Myself and my fellow racers had engine failure after engine failure running some of the top synthetic oils like Mobil-1 and Castrol. Someone would lose an engine and oil the track nearly every race day. It came down to two things. One of the turns was a long right hand sweeper into a right hand hairpin that took about 12 seconds to pass through. The G's being pulled was pushing the oil into the side of the engine and starving the connecting rod. A lot of the seizures were happening after this section of track within a turn or two...about 10 seconds later. We increased our oil amount to 20oz and had less problems, but still problems...not so much seizures but a lot of metal in the oil. There was ONE guy who never had any trouble, and he was running Briggs racing oil, which turned out to be made by Amsoil and is loaded with ZINC. Even the best car oils don't have enough zinc and did not work. In a karting forum argument, I wrote Castrol and Mobil-1 about our application and their oil, and another guy wrote Pensoil, all three replied surprisingly, and said more or less "heck no", steering us to racing oils (EPA exempt, high zinc content). Since all of us have switched to a high zinc content oil of one type or another, it's a rare event for someone to lose and engine anymore and the "silver paint" in the used oil is also a thing of the past. I did have the side cover come loose and lost all my oil on the track(it was raining horribly and I didn't see it), and it went THREE laps, almost 4 minutes, before it started to bog and I realized what happened and shut it down before it seized. Engine life has gone from several races to several years for me since then.

Sources of high zinc content oil are off road use only racing oils like Amsoil and Redline, marine oils, motorcycle oils, and break in oils. Maxima's motorcycle oil is good stuff and is available(locally for me) in petroleum, blend, and full synthetic. The petroleum version works great for "stock" applications, I run it in my generator, compressors, my pickup, boats main and trolling motor, and the engine bound for my 12" gage locomotive build. It's only about $1.50 more a quart, and I seem to be able to get about double the time out of it in my equipment. My pickup see's a lot of short trips and gets the oil dirty so I don't extend my changes there.

There are a few different #'s of harbor freight engine and they are quite different inside. The #60363 is the hemi, and has a flat top piston, full open chamber cylinder head and larger "canted" valves with push on style spring retainers. These make good top end power when modified. The #69730 has a partial chamber head, dished piston, and smaller valves, but has automotive type valve spring retainers. These make better torque. Some racers put the 730 head on the 363 for alcohol as its like 13:1 compression and over 20HP, but the block has to be braced or it will blow the jug off the case!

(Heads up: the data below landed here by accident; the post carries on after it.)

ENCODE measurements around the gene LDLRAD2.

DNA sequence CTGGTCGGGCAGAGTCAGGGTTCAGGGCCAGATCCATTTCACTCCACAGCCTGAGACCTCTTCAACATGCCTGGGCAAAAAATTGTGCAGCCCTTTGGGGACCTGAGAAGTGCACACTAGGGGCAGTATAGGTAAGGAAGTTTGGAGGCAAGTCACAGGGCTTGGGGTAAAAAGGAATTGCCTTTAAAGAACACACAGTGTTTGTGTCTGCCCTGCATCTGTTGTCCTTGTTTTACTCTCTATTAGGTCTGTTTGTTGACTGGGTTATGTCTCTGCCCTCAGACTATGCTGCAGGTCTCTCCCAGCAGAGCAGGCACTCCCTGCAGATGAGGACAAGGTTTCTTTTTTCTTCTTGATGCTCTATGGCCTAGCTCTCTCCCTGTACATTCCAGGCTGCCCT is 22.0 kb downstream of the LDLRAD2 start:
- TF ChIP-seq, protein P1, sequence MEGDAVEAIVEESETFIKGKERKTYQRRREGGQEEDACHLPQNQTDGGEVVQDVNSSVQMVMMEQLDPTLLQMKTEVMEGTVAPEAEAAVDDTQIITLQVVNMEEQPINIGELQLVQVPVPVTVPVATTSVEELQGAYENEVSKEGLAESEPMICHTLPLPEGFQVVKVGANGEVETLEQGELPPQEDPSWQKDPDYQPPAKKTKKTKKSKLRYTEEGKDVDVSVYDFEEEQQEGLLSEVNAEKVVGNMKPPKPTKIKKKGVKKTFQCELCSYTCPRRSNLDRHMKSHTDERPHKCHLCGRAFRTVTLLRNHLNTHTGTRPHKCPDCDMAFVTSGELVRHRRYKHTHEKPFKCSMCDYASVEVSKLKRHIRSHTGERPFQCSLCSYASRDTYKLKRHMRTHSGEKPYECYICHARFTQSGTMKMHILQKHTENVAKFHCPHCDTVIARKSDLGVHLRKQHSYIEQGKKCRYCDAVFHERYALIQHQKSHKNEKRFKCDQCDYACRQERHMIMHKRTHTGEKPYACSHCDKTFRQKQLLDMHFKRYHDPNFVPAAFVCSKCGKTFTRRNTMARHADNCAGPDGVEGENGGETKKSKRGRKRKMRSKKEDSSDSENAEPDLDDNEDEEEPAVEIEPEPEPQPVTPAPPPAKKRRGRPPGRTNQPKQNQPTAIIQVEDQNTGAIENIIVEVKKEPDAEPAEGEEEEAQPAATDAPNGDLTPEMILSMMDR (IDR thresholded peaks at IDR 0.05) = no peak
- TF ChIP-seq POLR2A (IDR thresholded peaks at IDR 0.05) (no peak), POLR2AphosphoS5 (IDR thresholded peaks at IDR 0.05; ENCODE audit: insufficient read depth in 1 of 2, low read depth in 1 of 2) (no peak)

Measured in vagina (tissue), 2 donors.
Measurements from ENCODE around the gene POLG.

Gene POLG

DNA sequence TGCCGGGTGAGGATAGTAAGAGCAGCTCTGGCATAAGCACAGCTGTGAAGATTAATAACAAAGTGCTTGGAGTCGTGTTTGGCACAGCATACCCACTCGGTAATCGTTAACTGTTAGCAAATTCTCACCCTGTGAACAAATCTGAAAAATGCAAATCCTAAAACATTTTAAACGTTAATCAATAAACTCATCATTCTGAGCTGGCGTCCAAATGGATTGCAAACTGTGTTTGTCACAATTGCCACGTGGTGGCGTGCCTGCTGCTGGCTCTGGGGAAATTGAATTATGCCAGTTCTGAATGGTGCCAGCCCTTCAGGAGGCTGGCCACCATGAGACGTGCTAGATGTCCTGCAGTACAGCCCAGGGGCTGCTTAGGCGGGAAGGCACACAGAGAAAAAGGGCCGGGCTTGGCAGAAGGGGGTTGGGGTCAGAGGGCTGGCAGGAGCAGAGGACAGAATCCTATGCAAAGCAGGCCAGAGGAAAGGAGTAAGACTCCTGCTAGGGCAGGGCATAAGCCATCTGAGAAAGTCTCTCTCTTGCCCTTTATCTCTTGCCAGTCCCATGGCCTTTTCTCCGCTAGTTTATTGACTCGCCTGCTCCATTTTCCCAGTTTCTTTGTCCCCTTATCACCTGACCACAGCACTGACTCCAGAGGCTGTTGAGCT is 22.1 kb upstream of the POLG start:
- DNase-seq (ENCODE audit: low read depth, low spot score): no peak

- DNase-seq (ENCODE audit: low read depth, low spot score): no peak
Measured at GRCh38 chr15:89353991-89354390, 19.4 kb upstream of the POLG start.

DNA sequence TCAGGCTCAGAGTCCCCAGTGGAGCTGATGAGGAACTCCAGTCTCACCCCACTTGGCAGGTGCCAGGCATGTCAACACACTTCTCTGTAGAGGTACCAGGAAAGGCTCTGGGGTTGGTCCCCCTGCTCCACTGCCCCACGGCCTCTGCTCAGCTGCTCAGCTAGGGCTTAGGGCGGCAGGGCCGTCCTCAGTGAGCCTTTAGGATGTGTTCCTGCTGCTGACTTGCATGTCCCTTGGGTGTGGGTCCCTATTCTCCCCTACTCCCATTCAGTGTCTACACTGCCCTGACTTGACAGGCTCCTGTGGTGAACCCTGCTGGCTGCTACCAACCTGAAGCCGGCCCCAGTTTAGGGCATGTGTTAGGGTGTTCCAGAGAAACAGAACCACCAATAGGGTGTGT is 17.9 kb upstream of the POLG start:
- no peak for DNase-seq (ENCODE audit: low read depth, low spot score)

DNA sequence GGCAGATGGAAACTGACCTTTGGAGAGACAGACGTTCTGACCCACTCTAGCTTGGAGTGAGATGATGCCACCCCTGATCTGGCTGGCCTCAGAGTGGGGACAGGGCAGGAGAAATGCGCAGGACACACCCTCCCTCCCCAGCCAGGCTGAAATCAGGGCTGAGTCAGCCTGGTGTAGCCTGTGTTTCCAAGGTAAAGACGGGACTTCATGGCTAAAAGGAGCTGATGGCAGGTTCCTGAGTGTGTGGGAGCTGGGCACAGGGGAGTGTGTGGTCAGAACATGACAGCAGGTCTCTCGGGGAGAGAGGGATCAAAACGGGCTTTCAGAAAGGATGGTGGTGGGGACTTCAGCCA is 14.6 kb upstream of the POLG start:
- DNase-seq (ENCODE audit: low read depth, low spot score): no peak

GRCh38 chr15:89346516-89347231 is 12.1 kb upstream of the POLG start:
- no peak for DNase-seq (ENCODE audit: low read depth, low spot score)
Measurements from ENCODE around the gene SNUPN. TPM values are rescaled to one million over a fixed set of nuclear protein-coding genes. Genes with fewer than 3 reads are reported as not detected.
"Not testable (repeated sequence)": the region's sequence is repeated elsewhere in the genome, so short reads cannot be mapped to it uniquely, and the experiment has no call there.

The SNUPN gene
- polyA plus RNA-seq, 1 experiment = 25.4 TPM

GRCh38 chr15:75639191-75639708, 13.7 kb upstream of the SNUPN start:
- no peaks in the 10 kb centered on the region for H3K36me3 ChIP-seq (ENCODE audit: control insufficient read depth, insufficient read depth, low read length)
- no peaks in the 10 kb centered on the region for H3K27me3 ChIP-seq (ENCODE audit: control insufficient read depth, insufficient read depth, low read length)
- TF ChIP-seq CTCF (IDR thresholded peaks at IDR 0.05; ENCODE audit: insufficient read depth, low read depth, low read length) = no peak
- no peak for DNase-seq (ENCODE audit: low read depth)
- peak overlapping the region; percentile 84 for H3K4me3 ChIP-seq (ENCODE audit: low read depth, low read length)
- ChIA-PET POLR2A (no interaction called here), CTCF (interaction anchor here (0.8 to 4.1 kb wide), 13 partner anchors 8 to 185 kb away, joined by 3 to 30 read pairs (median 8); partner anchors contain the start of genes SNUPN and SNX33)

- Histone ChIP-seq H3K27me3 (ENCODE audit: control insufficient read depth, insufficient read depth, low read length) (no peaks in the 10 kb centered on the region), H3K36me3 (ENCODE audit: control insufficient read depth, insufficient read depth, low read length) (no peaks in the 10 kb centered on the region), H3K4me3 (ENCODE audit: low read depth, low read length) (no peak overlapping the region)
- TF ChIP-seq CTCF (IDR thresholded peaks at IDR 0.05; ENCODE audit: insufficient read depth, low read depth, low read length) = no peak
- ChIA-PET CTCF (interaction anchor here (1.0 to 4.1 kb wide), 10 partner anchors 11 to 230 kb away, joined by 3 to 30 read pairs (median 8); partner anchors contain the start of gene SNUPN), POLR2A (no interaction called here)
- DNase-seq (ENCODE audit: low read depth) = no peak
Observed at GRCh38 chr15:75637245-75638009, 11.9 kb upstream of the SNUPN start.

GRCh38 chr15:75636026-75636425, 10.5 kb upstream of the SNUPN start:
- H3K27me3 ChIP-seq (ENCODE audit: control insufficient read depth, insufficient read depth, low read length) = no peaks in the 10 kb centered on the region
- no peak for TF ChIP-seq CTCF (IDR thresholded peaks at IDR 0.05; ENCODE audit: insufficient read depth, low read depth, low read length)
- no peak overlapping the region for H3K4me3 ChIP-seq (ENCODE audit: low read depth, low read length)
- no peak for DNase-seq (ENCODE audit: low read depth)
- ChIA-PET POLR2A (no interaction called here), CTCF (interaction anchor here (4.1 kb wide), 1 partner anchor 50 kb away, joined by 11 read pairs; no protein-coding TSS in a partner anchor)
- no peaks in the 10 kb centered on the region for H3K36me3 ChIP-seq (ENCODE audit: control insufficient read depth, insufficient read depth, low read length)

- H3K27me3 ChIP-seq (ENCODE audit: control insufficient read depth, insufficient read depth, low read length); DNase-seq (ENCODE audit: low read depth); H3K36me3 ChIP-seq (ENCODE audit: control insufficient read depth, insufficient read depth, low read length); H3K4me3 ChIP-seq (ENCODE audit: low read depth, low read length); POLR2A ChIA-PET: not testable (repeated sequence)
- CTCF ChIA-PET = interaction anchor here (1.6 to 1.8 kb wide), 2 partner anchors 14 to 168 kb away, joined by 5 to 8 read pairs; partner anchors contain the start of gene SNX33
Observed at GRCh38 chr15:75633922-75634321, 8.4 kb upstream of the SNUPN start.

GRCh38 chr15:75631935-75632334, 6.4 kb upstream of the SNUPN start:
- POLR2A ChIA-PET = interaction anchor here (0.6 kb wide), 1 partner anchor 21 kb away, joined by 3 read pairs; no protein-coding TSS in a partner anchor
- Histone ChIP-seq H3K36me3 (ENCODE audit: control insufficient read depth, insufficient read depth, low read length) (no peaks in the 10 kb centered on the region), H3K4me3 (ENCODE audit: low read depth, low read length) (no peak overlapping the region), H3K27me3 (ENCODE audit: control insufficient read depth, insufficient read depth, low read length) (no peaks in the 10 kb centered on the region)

Lastly, any of these engines need to be broken in, and put out a fair amount of metal into the oil during it. I do a 10 minute no load low-mid RPM bench test with some 5w-30 motorcycle oil, then change it. Then 15 minutes, change it. Then mount it and run it, 1/2 hour, change it again. If you use a new black plastic oil pan and wipe it out each time, you'll see the used oil clear up when it's broken in. When any of my engines are going to sit for awhile, I run a mix of 2oz seafoam, 4oz 2-stroke premix oil to a gallon of gas and run the engine until it starts to smoke and leave the carb full. Never had any problems with a carb plugging up or gumming up since.

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Re: Gas engine selections and prep

Post by makinsmoke » Wed Oct 11, 2017 9:28 pm

That's an amazing amount of information paid for through time, money and experience.

I see improvements to our hobby by extrapolating the data to our in-situ
engines whatever the make. Modern fuels and modern lubricants don't necessarily
apply to lots of off road and heritage engines. We all have a lot to take away
from this information.

I can tell you that a 1950 Willys Jeep has many of the same issues, dealing with
low or zero zinc and sulphur lubricating oils, and no lead and ethanol blend

Thanks for your efforts to document and pass on this information.